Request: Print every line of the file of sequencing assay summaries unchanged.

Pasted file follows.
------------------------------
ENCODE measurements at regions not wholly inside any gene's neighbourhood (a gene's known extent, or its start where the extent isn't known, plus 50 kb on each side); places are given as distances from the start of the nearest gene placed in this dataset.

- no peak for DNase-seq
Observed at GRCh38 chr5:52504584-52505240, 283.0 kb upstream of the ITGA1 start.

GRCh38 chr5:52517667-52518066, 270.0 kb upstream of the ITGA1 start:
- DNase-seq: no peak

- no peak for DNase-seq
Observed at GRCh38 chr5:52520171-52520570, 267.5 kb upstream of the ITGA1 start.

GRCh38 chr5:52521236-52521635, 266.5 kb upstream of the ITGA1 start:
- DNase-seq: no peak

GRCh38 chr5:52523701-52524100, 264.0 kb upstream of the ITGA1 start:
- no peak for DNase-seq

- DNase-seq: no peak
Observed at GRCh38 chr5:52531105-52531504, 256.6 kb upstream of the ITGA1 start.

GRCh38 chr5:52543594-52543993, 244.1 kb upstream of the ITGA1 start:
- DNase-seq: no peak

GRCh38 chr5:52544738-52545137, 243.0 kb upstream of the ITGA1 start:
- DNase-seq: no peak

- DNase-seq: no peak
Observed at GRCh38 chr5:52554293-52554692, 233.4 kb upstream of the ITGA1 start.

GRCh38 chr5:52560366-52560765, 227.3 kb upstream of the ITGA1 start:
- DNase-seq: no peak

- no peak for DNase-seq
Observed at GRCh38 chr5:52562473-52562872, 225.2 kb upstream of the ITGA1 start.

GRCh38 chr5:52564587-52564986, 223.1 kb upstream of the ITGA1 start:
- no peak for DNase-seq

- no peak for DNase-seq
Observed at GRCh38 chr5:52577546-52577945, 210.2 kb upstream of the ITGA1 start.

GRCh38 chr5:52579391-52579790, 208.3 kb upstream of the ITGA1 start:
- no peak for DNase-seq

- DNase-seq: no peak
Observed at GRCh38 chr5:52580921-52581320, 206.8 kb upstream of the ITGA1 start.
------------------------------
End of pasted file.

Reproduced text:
ENCODE measurements at regions not wholly inside any gene's neighbourhood (a gene's known extent, or its start where the extent isn't known, plus 50 kb on each side); places are given as distances from the start of the nearest gene placed in this dataset.

- no peak for DNase-seq
Observed at GRCh38 chr5:52504584-52505240, 283.0 kb upstream of the ITGA1 start.

GRCh38 chr5:52517667-52518066, 270.0 kb upstream of the ITGA1 start:
- DNase-seq: no peak

- no peak for DNase-seq
Observed at GRCh38 chr5:52520171-52520570, 267.5 kb upstream of the ITGA1 start.

GRCh38 chr5:52521236-52521635, 266.5 kb upstream of the ITGA1 start:
- DNase-seq: no peak

GRCh38 chr5:52523701-52524100, 264.0 kb upstream of the ITGA1 start:
- no peak for DNase-seq

- DNase-seq: no peak
Observed at GRCh38 chr5:52531105-52531504, 256.6 kb upstream of the ITGA1 start.

GRCh38 chr5:52543594-52543993, 244.1 kb upstream of the ITGA1 start:
- DNase-seq: no peak

GRCh38 chr5:52544738-52545137, 243.0 kb upstream of the ITGA1 start:
- DNase-seq: no peak

- DNase-seq: no peak
Observed at GRCh38 chr5:52554293-52554692, 233.4 kb upstream of the ITGA1 start.

GRCh38 chr5:52560366-52560765, 227.3 kb upstream of the ITGA1 start:
- DNase-seq: no peak

- no peak for DNase-seq
Observed at GRCh38 chr5:52562473-52562872, 225.2 kb upstream of the ITGA1 start.

GRCh38 chr5:52564587-52564986, 223.1 kb upstream of the ITGA1 start:
- no peak for DNase-seq

- no peak for DNase-seq
Observed at GRCh38 chr5:52577546-52577945, 210.2 kb upstream of the ITGA1 start.

GRCh38 chr5:52579391-52579790, 208.3 kb upstream of the ITGA1 start:
- no peak for DNase-seq

- DNase-seq: no peak
Observed at GRCh38 chr5:52580921-52581320, 206.8 kb upstream of the ITGA1 start.